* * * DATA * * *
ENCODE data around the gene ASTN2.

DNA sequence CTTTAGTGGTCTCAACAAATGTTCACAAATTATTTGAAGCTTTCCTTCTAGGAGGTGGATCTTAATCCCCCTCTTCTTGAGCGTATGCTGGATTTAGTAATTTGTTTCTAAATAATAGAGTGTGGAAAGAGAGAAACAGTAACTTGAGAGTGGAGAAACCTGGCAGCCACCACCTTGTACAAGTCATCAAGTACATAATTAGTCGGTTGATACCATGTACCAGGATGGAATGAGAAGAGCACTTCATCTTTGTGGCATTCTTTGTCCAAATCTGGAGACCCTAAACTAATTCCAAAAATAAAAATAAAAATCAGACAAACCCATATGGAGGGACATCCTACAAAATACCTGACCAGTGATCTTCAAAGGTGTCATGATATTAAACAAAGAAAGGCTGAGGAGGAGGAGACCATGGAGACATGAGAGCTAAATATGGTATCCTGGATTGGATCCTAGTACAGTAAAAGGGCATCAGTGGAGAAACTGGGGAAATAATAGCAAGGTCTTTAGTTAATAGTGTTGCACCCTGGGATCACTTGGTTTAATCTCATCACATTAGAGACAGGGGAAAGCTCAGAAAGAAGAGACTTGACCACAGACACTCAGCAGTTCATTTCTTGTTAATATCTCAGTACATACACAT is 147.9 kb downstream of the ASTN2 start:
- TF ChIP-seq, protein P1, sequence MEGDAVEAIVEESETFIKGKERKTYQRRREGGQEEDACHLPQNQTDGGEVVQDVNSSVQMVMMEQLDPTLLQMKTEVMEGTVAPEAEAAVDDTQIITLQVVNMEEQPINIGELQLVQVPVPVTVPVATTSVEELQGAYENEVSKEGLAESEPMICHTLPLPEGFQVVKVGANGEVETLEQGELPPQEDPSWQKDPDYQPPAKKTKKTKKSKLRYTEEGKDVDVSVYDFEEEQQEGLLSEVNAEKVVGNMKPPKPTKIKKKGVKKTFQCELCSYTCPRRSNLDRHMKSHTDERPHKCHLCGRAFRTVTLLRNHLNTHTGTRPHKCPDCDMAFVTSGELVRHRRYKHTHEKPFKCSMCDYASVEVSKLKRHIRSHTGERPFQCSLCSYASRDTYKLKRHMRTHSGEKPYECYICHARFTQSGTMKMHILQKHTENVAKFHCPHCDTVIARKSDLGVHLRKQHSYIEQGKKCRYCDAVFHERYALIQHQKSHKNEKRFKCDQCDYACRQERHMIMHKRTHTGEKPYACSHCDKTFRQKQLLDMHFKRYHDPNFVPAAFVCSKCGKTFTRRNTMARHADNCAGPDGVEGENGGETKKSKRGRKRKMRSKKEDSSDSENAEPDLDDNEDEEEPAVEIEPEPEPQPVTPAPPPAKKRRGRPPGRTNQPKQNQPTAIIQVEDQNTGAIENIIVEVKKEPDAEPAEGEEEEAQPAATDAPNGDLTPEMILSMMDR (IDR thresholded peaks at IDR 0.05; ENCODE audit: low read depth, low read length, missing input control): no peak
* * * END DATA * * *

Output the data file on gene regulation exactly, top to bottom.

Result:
ENCODE data around the gene ASTN2.

DNA sequence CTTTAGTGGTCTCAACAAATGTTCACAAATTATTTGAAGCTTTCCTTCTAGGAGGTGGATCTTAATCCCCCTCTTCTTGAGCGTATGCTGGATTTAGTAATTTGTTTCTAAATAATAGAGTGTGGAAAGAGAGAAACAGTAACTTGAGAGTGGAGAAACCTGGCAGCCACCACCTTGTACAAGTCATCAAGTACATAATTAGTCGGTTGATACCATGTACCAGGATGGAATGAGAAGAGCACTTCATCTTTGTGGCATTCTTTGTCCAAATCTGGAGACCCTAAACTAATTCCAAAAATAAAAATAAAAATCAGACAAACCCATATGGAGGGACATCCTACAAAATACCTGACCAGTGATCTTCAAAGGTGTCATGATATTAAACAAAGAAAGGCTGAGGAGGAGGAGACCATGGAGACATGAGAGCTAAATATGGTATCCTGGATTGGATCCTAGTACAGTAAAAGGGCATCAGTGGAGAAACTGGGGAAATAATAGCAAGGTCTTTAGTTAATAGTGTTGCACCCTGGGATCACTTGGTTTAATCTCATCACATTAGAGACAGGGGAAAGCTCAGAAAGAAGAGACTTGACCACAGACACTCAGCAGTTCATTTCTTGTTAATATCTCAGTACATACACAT is 147.9 kb downstream of the ASTN2 start:
- TF ChIP-seq, protein P1, sequence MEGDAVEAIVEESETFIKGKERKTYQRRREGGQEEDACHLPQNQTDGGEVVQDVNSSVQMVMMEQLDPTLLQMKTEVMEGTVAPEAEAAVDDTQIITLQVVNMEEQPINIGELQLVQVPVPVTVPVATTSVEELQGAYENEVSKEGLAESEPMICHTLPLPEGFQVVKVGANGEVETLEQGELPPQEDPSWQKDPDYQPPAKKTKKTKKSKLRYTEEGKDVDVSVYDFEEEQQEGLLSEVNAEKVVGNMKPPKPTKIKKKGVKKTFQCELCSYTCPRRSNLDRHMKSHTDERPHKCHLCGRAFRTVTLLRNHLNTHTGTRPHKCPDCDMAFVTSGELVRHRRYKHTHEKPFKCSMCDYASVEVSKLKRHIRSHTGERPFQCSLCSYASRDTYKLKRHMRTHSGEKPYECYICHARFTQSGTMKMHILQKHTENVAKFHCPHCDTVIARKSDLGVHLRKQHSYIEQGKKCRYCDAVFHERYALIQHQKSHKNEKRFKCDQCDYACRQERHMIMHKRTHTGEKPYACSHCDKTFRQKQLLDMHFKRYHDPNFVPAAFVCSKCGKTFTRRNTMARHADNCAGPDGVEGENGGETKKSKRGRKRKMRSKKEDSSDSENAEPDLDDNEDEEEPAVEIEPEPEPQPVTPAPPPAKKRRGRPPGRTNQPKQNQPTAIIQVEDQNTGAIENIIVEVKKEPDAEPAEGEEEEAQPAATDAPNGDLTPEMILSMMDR (IDR thresholded peaks at IDR 0.05; ENCODE audit: low read depth, low read length, missing input control): no peak